IPv6 adoption is still sparse
But despite the impending depletion of addresses, most enterprises didn't begin upgrading to IPv6 last year. As of October, fewer than 1 percent of all subdomains under the .com, .net, and .org top-level domains had IPv6-enabled Web servers on them, according to an automated sampling commissioned by Infoblox. Notably, that survey excluded .gov and individual country domains, where use could be higher.
Most enterprises outside Asia are not acting aggressively to upgrade, and most won't next year either, according to IDC analyst Nav Chander. "Most of them understand that they can live without having to make any major investments immediately." And most carriers, though they have upgraded their own infrastructures to handle IPv6 and are offering consulting services, aren't strongly pushing customers to move to the new protocol, Chander said.
The lack of IPv4 addresses probably won't force many enterprises or carriers into IPv6 in the next few years, observers said. Most organizations that adopt IPv6 will do so with dual-stack configurations that support both protocols, and NAT (network address translation) can bridge the gap to make IPv4 resources available to IPv6-only systems and vice versa, Liu of Infoblox said.
Eventually, using NAT for every connection between new and old systems could slow down the Internet experience, but the traffic going through those systems won't be heavy enough to cause problems in 2012, Liu predicted.
BYOD isn't a threat yet
Letting employees use their own mobile phones and tablets at work (known as bring-your-own-device, or BYOD) won't force companies to use IPv6, either, Liu said. As long as the IT department has done a good job of laying out its private, internal address space, which can continue using IPv4 addresses indefinitely, there should be enough for the consumer devices, he said.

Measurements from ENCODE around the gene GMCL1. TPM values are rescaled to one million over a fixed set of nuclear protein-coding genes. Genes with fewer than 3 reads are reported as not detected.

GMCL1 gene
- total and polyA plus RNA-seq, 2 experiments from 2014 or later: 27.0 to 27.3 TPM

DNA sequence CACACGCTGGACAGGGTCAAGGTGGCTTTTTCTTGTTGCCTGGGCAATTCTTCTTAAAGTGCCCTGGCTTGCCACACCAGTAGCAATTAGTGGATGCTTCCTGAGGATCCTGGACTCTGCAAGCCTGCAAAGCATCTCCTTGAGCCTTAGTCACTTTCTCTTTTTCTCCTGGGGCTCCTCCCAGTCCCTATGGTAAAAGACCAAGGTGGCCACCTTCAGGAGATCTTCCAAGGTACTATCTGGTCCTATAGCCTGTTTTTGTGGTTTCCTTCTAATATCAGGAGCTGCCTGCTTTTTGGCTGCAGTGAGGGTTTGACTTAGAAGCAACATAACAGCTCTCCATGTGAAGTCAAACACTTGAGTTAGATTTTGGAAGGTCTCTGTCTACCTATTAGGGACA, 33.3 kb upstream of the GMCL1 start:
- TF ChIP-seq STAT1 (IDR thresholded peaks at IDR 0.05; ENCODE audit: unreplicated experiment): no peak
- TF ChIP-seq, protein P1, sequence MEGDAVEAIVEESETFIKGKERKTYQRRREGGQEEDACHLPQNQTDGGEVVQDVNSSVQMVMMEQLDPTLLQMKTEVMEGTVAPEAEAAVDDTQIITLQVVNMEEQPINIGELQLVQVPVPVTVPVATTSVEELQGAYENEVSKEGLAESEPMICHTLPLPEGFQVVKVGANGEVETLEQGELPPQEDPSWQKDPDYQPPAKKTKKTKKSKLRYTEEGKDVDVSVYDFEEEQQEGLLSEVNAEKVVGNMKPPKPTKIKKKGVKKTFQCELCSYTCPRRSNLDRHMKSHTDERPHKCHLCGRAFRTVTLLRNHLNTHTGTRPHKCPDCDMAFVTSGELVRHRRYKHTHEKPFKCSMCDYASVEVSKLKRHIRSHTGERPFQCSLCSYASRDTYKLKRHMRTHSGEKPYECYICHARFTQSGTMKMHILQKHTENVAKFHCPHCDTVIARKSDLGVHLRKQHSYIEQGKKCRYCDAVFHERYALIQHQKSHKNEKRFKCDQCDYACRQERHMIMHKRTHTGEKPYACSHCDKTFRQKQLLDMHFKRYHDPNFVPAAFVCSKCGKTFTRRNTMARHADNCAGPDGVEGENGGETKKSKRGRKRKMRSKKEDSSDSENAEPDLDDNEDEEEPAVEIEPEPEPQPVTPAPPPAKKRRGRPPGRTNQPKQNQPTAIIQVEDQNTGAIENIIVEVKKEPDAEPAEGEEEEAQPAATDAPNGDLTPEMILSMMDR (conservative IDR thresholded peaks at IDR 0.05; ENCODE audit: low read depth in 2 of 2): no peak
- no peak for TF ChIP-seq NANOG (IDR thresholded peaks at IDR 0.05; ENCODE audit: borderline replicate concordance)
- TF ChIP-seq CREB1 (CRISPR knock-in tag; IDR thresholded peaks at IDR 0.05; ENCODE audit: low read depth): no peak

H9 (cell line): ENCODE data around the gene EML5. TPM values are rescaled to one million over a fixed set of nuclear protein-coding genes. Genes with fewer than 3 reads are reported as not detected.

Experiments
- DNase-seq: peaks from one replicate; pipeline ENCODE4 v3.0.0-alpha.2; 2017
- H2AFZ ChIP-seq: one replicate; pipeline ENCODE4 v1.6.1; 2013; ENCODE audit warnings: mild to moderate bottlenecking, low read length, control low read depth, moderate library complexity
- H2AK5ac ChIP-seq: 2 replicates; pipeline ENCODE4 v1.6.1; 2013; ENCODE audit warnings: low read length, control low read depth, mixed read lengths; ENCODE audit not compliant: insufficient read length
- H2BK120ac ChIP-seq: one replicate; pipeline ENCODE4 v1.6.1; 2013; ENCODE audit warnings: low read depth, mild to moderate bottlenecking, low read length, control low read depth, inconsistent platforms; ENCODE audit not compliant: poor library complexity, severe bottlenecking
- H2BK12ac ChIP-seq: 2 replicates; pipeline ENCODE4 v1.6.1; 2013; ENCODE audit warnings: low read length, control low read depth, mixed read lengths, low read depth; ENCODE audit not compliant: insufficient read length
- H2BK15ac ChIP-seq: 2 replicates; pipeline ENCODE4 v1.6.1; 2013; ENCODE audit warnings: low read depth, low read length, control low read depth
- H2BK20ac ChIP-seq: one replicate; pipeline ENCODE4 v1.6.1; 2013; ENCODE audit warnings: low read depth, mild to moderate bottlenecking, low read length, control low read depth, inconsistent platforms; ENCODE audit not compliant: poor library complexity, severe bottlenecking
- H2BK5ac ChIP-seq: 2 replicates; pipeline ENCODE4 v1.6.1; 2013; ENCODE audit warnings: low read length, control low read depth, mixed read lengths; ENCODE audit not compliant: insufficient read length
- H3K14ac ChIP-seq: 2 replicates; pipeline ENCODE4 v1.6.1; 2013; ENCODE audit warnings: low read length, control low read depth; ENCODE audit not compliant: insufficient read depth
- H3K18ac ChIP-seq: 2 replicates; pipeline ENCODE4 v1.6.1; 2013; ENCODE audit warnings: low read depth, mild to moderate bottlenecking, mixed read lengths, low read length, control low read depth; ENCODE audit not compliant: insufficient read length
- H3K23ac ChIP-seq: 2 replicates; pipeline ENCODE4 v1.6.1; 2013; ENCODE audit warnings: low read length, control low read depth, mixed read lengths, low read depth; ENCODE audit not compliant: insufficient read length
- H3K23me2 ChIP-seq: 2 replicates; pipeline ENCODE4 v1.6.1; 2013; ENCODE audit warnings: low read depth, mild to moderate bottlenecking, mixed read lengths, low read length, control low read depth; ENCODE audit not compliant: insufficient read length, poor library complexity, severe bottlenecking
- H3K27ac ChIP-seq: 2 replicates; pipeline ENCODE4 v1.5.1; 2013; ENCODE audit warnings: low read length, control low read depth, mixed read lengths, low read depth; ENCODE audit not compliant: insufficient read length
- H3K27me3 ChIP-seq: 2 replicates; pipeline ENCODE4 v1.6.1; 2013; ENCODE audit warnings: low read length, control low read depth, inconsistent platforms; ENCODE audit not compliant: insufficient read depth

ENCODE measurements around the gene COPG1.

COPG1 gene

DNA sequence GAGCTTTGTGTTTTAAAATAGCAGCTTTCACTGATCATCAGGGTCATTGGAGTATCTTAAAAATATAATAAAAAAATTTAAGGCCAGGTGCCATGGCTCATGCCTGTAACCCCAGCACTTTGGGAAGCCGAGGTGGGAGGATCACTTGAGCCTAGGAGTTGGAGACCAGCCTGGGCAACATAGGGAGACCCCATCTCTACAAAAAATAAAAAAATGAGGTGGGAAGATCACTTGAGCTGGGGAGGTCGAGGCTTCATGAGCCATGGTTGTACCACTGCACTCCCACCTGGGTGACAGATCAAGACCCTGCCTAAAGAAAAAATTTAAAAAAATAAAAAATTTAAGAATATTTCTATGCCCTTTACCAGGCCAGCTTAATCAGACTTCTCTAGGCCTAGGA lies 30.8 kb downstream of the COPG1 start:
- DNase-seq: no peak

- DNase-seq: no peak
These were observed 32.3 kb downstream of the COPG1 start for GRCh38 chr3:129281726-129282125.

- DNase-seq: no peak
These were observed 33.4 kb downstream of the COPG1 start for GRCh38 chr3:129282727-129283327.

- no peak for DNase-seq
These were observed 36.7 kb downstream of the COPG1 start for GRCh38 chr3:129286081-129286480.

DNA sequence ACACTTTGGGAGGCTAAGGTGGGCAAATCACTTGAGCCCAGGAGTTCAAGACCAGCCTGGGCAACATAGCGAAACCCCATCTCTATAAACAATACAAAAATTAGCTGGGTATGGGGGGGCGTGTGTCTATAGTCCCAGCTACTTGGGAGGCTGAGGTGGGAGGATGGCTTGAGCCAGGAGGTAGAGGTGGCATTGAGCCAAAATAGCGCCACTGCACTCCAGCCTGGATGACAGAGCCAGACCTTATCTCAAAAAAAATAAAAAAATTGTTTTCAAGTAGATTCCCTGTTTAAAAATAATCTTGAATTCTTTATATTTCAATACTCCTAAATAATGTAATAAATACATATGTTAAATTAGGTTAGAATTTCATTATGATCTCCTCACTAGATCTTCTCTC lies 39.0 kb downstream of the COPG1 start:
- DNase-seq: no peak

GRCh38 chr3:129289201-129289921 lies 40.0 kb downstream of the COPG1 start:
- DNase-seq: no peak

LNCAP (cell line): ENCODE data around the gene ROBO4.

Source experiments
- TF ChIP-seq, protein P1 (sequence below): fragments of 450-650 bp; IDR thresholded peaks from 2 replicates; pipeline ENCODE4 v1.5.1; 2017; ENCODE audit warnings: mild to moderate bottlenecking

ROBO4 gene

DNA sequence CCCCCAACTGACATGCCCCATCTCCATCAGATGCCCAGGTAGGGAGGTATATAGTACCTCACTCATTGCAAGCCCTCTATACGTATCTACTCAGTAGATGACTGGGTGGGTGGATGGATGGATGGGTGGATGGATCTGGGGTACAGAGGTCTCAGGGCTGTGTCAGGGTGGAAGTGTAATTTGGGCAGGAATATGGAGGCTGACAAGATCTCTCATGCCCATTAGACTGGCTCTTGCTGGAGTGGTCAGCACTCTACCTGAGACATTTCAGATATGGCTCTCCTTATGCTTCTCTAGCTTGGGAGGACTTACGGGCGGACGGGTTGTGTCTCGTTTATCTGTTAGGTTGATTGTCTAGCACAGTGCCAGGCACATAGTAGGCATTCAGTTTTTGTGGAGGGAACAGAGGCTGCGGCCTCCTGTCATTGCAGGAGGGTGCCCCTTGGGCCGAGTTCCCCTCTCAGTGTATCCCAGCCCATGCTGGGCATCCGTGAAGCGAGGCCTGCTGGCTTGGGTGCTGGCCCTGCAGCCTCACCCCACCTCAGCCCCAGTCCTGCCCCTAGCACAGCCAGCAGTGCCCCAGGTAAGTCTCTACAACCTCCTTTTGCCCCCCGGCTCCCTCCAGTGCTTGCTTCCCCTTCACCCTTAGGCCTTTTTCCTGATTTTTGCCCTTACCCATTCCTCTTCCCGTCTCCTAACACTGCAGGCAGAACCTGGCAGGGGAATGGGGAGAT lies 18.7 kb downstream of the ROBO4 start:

However, other trends that are expected to grow next year could help to drive adoption of IPv6. "The wild card ... is that there are particular applications or services in the pipeline that leverage IPv6," said Tom Coffeen, Infoblox's chief IPv6 evangelist.
More enterprises are now developing proprietary mobile applications, and IPv6 might allow those applications to operate in a more seamless way because of peer-to-peer capabilities built into the protocol, IDC's Chander said. For example, one large courier company is developing its own internal social networking software, he said. Companies creating those kinds of applications may put pressure on service providers to make IPv6 available, Chander said.
Meanwhile, carriers are rapidly getting more involved in the delivery of multimedia content, including building their own content delivery networks or integrating similar functions in routers, Chander said. With IPv6, packets can traverse a network directly from servers to clients, with fewer hops in between. "Content delivery over their own networks is going to be faster and more efficient with IPv6," Chander said.
It's time to get ready for IPv6
Given that most enterprises won't actually need IPv6 to reach their employees or customers in 2012, this year can be a time to prepare without a looming deadline, observers said.